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All My Sons

All My Sons

by Arthur Miller

Larry's Tree

Symbolism, Imagery, Allegory

In the left corner, downstage, stands the four-foot-high stump of a slender apple tree whose upper trunk and branches lie toppled beside it, fruit still clinging to its branches." (1.1)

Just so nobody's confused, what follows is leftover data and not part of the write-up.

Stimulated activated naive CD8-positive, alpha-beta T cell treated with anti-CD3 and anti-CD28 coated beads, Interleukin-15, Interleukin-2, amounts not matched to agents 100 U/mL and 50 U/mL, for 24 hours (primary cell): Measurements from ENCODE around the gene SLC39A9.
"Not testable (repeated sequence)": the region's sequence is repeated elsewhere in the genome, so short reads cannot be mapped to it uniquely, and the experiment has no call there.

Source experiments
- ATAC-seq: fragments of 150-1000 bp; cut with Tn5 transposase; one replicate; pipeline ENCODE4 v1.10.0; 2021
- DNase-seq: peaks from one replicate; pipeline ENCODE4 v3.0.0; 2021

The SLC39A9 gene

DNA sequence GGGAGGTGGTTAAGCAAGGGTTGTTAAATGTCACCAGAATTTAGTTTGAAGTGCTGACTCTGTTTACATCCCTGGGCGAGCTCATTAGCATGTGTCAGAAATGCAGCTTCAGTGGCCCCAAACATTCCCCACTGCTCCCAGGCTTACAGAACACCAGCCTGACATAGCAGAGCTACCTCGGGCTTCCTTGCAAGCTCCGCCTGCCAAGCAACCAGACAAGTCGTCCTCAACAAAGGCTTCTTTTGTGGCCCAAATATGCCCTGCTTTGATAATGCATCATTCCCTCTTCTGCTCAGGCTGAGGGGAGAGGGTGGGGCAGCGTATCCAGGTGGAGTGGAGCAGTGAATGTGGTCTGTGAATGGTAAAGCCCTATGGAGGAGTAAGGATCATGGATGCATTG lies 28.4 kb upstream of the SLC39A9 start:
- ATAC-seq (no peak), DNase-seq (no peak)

This is Larry's tree, built as a memorial when he didn't return from World War II. It's a polarizing fixture of the Kellers' backyard, and a symbol of the complex attachment characters have to Larry's memory. Kate is relieved when lightning strikes it down, a sign that Larry is still alive, that they tried to bury him too soon. At the opening of Act 2, killing time (and burning off some nervous energy) before dinner, Chris chops the remaining trunk down. He wants no reminders of his brother messing up his impending engagement to Ann, his brother's former fiancée.

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